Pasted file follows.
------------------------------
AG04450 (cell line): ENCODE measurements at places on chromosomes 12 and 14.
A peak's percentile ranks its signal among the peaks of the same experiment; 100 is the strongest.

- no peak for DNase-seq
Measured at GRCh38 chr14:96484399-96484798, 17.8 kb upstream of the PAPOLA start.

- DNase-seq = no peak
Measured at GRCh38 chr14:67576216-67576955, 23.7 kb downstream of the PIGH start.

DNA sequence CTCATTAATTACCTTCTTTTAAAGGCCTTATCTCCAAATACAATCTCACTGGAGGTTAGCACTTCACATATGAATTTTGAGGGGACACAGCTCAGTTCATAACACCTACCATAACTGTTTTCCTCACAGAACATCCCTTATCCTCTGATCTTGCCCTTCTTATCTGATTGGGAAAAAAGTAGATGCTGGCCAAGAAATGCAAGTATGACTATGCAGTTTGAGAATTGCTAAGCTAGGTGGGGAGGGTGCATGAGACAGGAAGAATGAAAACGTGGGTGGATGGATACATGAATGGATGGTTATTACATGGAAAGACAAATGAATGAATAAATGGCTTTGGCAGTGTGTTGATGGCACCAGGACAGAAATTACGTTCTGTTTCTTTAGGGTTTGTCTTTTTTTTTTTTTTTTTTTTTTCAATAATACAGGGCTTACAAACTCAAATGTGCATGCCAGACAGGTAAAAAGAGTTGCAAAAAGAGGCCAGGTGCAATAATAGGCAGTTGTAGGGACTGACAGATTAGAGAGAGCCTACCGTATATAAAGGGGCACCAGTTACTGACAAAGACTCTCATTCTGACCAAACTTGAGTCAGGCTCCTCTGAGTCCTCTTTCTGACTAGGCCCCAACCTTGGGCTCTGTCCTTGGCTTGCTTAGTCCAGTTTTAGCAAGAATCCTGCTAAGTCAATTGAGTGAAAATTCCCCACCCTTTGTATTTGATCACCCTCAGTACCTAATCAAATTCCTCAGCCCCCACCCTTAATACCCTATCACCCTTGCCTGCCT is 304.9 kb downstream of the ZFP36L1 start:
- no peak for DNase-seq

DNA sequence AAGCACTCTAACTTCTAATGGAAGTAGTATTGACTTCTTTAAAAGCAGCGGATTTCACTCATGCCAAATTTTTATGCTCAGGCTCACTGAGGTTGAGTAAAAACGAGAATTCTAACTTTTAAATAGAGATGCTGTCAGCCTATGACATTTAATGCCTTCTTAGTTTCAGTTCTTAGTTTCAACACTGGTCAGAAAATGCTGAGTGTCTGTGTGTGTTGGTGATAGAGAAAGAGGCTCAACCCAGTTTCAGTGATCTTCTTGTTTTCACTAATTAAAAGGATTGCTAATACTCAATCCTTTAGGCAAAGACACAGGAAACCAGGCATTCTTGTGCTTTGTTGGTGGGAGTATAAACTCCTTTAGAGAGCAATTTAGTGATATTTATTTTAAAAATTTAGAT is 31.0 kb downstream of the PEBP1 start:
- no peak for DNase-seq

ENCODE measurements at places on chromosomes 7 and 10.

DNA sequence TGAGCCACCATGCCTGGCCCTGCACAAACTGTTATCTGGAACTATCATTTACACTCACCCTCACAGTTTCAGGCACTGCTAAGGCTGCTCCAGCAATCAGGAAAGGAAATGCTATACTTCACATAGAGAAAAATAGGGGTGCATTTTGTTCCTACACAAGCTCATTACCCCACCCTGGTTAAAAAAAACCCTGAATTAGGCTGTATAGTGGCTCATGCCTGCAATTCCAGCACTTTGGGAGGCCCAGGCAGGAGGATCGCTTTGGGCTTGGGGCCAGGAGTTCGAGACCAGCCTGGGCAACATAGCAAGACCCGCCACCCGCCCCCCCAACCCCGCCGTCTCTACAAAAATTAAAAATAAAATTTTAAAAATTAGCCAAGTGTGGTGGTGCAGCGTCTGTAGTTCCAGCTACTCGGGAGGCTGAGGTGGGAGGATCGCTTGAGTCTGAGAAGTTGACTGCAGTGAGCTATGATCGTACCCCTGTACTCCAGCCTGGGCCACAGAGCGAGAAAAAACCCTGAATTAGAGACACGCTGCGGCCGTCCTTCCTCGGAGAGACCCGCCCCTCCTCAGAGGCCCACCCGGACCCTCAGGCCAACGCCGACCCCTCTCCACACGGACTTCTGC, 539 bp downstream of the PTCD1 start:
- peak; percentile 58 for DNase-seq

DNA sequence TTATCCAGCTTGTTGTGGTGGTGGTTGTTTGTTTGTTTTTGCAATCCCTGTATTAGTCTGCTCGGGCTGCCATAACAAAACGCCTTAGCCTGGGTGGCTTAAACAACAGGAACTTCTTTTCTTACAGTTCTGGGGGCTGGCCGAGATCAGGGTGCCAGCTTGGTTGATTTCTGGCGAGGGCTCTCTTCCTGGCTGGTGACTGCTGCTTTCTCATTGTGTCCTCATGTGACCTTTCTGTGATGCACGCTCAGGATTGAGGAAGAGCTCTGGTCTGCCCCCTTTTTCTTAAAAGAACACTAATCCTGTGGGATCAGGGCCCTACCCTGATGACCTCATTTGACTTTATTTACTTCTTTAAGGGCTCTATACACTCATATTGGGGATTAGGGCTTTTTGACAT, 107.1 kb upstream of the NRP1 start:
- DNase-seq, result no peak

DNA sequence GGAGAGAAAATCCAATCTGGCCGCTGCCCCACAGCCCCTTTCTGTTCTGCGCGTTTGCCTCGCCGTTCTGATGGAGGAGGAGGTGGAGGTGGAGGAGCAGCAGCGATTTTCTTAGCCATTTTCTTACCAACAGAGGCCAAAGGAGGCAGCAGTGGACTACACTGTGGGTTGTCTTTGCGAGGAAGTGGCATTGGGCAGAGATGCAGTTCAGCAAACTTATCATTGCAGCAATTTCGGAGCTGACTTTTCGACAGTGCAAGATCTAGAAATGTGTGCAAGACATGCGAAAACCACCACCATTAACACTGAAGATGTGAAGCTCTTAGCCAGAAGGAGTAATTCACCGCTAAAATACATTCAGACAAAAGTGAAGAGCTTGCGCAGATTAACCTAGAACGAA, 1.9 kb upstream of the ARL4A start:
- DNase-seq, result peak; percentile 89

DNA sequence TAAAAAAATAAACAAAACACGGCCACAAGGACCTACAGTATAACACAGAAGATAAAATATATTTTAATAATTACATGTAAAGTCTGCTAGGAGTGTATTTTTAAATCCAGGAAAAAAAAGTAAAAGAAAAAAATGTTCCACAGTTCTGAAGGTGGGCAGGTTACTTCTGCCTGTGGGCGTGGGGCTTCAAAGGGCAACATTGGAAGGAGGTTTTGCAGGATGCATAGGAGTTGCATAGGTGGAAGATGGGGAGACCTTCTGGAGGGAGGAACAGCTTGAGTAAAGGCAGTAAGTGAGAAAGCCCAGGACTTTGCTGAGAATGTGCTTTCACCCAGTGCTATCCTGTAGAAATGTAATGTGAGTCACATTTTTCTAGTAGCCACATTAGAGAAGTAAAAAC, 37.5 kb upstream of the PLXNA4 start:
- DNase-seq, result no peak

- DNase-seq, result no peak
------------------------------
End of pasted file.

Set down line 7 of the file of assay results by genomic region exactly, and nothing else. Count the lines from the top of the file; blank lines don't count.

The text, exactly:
DNA sequence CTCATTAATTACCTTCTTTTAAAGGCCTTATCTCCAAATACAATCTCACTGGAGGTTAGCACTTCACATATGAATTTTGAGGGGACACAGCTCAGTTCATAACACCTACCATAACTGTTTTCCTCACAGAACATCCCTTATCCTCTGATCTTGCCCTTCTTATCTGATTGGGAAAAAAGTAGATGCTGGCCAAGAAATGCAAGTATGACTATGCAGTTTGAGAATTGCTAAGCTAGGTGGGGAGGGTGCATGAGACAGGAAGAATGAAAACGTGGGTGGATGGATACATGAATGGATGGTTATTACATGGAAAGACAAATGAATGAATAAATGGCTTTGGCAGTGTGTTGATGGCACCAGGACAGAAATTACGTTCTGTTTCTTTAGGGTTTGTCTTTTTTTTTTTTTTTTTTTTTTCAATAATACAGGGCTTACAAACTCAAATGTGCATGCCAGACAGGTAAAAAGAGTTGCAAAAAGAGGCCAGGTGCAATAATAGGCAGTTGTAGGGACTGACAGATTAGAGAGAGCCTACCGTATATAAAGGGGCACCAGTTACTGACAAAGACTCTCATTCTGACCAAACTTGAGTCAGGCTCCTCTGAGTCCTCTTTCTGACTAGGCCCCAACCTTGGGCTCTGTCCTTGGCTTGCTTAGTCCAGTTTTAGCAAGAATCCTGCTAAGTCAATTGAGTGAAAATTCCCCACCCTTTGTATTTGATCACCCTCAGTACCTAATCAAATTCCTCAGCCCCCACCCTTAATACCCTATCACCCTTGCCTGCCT is 304.9 kb downstream of the ZFP36L1 start: